Kukla's Korner Hockey
from Joe Haggerty of the Big Bad Blog at WEEI,
“We haven’t played Bruins hockey, and played the way that this team has grown its identity over the last couple of years,” said Mark Recchi. “We have to get back to it and realize how hard it is. Get our focus back. I really believe it’s not that far away. This is a little bit of a wake up call, and this isn’t a bad time to go through this.”
With that in mind, here are three things the Bruins can do turn things around just five games into their 82-game schedule:
1. Will the real Looch please stand up — The bruising 21-year-old winger might have been in too much of a light-hearted mood after becoming the B’s newest millionaire several weeks ago, and by his own admission lost some of his surliness over the last few games.
from Kevin Paul Dupont of the Boston Globe,
All we know for sure right now about the Bruins is that something isn’t right. In fact, a lot is not right.
They’re engaged, but only sometimes. They hit, but not nearly enough. They think, but their thoughts wander to risky places even AIG workers wouldn’t dare go. There is nothing at all special about their special teams, which yesterday went a listless 0 for 5 on the power play and killed only one of three shorthanded situations.
from Kevin Paul Dupont of the Boston Globe,
Geez, talk about getting ahead of the curve. The Bruins lost only six times on Garden ice last season, their best record on Causeway Street in a quarter-century, en route to finishing first in the Eastern Conference and winning back a lot of lost love in the Hub of Hockey.
Don’t ask. Don’t tell. Don’t look.
For the second time in three home games, the Bruins last night rolled out their “D’’ game, looking mostly “dull,’’ quite often “disinterested,’’ sometimes almost comically “discombobulated’’ in an embarrassing 6-1 loss to the Anaheim Ducks.
from Ken Campbell of The Hockey News,
More people probably raised eyebrows at the fact that a player who scores, on average, one goal every four-plus games somehow merited an almost 500 percent raise. (Sure the guy brings intangibles, but geez, $4 million worth of intangibles?)
It’s amazing this contract passed the desk of notorious skin-flint and ownership hawk Jeremy Jacobs. Because, what the Bruins did, in effect, was help Lucic have a little more resolve if there is another lockout.
That’s because the $1 million bonus is due to be paid July 1, 2012. For those of you not keeping score, that could very well be a couple of months before another labor disruption. The current collective bargaining agreement expires after the 2011-12 season, but the players have the option of extending it for another year, which means it could very well come to an end after that season.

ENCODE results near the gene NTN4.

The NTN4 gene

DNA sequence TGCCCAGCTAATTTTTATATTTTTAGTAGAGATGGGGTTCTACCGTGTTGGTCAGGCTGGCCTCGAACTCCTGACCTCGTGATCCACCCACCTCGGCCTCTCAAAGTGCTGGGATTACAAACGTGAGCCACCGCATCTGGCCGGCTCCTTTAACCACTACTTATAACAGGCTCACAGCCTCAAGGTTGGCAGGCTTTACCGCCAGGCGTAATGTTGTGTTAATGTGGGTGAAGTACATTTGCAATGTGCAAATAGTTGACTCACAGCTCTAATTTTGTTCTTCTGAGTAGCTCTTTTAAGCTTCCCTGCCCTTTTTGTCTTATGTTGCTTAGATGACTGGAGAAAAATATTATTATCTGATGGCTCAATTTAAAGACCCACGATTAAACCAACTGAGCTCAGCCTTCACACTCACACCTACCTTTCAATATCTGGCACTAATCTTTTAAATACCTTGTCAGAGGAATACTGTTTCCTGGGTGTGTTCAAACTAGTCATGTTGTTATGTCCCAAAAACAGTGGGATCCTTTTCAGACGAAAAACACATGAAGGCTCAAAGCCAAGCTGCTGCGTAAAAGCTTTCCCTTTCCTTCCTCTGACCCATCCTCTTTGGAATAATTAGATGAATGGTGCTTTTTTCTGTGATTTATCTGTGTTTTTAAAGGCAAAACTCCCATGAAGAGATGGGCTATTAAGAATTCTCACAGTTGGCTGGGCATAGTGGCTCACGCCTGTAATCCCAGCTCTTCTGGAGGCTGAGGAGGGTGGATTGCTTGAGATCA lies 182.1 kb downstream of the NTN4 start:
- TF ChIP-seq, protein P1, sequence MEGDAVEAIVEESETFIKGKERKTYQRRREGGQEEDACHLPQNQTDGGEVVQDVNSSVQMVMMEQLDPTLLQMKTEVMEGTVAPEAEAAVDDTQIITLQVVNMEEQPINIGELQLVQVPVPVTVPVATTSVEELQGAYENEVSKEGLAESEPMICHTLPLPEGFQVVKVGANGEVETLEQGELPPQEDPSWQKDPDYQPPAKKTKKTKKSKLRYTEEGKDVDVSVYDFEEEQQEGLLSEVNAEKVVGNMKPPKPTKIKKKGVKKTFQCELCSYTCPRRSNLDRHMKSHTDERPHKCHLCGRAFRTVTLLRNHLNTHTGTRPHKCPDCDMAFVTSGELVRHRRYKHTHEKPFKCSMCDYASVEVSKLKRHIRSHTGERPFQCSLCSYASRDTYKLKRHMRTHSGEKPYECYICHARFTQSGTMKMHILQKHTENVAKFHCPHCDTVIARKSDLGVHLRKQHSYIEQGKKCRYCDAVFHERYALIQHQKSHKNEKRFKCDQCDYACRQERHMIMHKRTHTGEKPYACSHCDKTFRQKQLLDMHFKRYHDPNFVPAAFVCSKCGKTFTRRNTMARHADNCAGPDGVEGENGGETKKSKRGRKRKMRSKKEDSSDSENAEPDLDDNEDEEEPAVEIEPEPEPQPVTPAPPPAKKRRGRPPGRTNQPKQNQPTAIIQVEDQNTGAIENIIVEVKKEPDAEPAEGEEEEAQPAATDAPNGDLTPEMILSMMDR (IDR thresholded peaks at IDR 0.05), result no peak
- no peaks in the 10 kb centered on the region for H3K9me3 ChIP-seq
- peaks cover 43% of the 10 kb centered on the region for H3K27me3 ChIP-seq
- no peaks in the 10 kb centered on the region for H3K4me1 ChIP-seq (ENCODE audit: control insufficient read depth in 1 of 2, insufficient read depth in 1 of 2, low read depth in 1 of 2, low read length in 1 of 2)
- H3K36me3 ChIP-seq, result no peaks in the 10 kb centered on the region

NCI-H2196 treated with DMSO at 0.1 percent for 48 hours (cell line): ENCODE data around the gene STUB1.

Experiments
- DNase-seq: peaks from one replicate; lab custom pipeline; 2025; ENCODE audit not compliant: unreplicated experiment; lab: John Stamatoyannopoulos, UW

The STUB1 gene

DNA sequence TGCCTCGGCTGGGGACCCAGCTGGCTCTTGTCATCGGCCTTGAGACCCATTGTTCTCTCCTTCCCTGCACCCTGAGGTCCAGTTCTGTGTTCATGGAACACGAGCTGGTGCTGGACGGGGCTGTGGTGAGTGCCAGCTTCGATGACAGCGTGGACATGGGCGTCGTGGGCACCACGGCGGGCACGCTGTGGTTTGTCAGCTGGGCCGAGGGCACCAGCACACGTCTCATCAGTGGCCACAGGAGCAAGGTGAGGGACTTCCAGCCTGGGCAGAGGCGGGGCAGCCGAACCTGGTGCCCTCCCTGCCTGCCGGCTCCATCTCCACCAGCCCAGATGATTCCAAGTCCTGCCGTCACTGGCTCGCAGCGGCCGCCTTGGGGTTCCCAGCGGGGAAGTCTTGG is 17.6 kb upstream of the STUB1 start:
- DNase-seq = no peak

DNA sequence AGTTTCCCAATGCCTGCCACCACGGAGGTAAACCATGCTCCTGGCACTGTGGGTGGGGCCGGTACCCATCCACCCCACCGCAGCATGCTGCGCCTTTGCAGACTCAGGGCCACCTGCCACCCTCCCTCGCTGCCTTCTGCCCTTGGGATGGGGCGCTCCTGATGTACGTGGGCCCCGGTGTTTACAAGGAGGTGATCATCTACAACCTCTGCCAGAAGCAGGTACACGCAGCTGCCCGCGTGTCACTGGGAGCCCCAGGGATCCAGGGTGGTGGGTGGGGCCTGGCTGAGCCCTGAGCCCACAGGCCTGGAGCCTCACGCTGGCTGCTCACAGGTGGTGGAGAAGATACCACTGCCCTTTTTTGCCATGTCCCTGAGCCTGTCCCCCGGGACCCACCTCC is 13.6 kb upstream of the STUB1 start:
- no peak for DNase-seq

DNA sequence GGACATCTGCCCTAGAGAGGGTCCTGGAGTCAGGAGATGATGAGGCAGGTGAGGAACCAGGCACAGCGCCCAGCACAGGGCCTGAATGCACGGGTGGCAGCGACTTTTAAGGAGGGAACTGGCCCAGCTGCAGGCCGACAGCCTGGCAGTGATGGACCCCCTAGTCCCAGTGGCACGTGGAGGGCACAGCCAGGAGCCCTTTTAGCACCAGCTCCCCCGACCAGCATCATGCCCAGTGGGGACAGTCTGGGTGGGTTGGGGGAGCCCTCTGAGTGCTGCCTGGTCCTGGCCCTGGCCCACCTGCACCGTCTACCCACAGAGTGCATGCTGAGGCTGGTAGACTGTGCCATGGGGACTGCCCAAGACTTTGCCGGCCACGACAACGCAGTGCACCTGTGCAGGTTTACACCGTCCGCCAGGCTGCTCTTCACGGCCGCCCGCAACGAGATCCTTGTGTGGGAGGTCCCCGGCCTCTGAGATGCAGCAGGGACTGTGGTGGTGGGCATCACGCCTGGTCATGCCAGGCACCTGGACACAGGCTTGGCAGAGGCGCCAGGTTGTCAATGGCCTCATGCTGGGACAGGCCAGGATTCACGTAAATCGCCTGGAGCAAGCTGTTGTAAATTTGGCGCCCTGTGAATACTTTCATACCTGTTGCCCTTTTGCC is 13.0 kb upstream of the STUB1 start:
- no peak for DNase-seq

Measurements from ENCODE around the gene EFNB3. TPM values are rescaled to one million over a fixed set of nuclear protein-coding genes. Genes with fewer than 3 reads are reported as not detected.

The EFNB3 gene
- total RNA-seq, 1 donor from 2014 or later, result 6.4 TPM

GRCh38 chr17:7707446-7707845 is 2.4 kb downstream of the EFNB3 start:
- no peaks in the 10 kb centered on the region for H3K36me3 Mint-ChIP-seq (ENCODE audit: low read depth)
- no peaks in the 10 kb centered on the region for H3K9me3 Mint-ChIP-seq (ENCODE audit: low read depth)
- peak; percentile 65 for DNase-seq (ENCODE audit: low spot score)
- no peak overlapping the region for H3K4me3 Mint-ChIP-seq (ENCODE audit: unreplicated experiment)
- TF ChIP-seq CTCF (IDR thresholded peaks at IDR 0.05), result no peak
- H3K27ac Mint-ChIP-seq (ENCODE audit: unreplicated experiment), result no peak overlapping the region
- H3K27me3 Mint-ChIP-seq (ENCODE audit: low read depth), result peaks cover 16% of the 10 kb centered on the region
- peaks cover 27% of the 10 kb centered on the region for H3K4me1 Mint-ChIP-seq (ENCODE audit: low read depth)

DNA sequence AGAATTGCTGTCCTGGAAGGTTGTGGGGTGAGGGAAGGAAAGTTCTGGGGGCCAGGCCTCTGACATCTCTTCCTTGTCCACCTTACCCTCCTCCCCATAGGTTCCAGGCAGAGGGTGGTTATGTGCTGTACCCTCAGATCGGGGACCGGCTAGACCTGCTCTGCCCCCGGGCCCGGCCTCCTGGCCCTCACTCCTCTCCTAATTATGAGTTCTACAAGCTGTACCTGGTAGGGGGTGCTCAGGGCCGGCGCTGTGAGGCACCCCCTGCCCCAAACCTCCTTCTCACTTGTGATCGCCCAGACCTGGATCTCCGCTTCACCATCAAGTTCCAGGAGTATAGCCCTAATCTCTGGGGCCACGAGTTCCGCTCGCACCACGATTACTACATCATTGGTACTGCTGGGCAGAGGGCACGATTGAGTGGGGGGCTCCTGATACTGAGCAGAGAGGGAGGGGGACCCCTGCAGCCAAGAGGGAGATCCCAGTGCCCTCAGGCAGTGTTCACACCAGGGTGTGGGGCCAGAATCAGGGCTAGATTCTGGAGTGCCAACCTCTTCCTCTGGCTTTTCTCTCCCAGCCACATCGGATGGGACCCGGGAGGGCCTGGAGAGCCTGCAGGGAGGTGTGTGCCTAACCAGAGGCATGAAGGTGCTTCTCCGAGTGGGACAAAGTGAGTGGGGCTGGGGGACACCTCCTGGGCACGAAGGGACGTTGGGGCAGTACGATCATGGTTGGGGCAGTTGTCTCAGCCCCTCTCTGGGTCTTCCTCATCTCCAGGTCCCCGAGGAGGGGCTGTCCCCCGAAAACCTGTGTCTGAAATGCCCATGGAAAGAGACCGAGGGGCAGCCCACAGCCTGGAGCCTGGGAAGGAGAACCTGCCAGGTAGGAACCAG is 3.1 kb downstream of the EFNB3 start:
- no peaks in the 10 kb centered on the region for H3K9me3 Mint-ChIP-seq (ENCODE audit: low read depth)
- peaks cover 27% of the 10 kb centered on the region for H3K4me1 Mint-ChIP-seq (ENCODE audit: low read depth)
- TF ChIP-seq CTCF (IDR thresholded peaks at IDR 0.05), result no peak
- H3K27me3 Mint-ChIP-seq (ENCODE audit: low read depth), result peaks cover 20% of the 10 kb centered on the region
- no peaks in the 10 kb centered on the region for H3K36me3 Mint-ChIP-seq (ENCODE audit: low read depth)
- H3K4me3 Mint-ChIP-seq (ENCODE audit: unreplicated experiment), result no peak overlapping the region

So if the owners lock the players out the way they did in 2004, Lucic will at least have $1 million in his pocket to get him through the lean times. You have to think the NHL isn’t crazy about teams giving their players lockout protection.
BOSTON, MA - Boston Bruins General Manager Peter Chiarelli announced today that the club has signed forward Milan Lucic to a three-year contract extension through the 2012-13 NHL season. Per club policy, financial terms of the deal will not be disclosed.
from Michael Hurley of NESN,
With the puck ready to drop on Thursday evening, here are the top 10 reasons to watch the Bruins this season.
10. Fists will be flying
If the preseason is any indication, gloves will be dropping all over the ice this year. Peter Chiarelli added Steve Begin to the mix, joining Milan Lucic and Shawn Thornton as the resident tough guys. Byron Bitz won’t be afraid to join in from time to time as well.
In eight preseason games, Bruins players engaged in 14 fights….
1. These guys have playoff experience
Having a strong season in the regular season is all well and good, but the playoffs are when the games really matter. Having the best record in the conference didn’t win the Bruins anything last season, but their 11 games in the postseason provided valuable bits of learning that will prove to be invaluable this year….
from Fluto Shinzawa of the Boston Globe,
Up front, Julien is coaching a four-line group that general manager Peter Chiarelli considers some of the NHL’s best backchecking forwards.
“You build from the back end out,’’ Chiarelli said.
This season, at least to start, “defense first’’ will be the mantra because it is the known commodity. In goal, Thomas and Rask give the Bruins an effective 1-2 punch of veteran savvy and youthful excitement. Chara, counted on to mask some of Ward’s shortcomings, could become even more effective as a shutdown defenseman and offensive threat. Julien will deploy the veteran threesome of Mark Recchi, Patrice Bergeron, and Chuck Kobasew against dangerous forwards - look for the No. 3 line, along with Chara and Morris, to see plenty of reps against Alex Ovechkin tomorrow - in hopes that their close-quarters checking will stifle opposing attacks.
Defense is what Julien and assistant coach Craig Ramsay, who supervises the defensemen, know best.
“There is an expectation on my part and I think in the community at large that we share the same goal. My ambition is to win a Stanley Cup. I think we’ve got the personalities in place from management, coaching and players, so I look for a great season.
“I’ll be disappointed in anything less than that.”
-Bruins Owner Jeremy Jacobs via Rich Thompson of the Boston Herald.
About Kukla's Korner Hockey
Paul Kukla founded Kukla’s Korner in 2005 and the site has since become the must-read site on the ‘net for all the latest happenings around the NHL.
From breaking news to in-depth stories around the league, KK Hockey is updated with fresh stories all day long and will bring you the latest news as quickly as possible.
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